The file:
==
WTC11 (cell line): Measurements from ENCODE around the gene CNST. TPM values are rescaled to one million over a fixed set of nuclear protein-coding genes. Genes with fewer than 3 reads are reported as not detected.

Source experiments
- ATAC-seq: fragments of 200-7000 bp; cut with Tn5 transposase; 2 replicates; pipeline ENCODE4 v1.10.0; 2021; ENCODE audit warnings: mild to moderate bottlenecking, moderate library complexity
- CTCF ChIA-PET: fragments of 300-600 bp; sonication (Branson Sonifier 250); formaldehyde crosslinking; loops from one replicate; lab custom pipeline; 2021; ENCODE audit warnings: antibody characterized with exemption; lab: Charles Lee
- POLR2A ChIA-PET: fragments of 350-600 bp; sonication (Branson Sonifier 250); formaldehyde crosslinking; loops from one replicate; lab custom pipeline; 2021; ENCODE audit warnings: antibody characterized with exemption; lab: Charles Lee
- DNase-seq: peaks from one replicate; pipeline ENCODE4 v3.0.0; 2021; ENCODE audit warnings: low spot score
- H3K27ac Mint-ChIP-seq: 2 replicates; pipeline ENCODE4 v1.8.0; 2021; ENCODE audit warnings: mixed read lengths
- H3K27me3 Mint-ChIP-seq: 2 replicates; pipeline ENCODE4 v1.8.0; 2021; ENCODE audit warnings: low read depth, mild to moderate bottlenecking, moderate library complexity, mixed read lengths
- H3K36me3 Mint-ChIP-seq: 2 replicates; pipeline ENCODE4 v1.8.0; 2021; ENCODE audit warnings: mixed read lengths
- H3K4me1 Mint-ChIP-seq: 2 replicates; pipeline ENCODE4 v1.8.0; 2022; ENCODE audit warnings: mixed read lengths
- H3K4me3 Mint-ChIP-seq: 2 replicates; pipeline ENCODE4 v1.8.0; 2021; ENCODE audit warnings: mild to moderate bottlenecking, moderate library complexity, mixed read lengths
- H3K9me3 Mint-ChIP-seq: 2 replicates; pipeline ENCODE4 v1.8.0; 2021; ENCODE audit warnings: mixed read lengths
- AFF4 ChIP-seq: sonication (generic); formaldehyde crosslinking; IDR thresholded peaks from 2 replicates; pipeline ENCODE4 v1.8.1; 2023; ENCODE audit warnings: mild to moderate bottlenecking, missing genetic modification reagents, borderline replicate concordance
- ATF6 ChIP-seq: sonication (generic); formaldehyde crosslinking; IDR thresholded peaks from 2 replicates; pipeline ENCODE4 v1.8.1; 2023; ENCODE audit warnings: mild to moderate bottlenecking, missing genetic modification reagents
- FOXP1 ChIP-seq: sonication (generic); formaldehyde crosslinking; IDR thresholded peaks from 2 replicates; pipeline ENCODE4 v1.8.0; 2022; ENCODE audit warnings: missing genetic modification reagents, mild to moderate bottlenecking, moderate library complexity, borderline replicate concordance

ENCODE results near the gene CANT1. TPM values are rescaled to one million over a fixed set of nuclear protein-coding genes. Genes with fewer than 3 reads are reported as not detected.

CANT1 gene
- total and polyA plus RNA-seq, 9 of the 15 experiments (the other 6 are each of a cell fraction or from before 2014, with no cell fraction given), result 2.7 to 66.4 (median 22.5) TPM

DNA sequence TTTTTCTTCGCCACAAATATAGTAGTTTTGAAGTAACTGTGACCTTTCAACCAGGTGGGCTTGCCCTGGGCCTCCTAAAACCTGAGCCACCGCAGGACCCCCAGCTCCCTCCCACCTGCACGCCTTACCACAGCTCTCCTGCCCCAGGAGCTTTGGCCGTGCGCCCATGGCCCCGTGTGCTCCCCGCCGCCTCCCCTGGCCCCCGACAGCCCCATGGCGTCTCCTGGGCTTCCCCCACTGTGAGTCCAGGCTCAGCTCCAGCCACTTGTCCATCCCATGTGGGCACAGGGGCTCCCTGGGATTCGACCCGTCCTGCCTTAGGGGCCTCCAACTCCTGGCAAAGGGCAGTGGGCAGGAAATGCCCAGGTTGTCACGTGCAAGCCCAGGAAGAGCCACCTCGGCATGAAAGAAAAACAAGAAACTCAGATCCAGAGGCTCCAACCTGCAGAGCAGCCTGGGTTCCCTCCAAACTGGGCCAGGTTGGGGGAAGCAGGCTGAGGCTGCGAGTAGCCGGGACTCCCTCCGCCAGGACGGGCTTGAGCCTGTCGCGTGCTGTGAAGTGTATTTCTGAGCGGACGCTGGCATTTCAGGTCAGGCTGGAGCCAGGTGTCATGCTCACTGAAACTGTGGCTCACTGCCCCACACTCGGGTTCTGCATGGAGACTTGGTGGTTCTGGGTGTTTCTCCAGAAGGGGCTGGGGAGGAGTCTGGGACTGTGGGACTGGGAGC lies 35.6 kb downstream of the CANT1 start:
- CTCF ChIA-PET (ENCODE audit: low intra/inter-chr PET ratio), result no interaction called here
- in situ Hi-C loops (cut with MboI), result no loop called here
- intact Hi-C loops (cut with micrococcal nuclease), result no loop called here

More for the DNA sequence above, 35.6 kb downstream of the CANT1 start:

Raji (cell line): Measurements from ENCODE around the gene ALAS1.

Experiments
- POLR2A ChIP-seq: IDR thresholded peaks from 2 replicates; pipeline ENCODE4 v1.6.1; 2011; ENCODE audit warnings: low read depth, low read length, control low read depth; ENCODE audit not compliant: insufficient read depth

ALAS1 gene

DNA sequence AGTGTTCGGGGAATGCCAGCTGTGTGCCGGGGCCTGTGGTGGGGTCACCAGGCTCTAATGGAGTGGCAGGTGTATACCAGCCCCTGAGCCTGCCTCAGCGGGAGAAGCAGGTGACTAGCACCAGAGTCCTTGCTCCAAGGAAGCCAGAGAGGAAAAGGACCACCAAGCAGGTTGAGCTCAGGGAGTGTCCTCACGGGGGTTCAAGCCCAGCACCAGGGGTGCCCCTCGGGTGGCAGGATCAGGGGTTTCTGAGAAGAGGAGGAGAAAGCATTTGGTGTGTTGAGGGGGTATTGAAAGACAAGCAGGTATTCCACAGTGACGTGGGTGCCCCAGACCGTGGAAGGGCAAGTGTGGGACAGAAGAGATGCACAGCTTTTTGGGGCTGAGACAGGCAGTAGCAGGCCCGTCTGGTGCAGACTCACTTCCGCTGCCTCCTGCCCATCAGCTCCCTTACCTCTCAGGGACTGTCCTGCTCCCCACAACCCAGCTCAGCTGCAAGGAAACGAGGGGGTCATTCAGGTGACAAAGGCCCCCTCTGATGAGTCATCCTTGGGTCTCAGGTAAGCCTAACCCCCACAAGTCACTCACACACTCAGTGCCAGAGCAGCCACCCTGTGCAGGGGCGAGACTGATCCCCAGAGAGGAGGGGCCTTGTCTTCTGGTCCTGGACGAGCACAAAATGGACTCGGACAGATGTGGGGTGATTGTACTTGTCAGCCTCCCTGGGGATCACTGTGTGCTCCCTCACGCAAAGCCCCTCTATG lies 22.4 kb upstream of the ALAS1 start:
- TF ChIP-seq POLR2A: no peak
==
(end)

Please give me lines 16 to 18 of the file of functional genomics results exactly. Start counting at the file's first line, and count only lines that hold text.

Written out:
ENCODE results near the gene CANT1. TPM values are rescaled to one million over a fixed set of nuclear protein-coding genes. Genes with fewer than 3 reads are reported as not detected.

CANT1 gene
- total and polyA plus RNA-seq, 9 of the 15 experiments (the other 6 are each of a cell fraction or from before 2014, with no cell fraction given), result 2.7 to 66.4 (median 22.5) TPM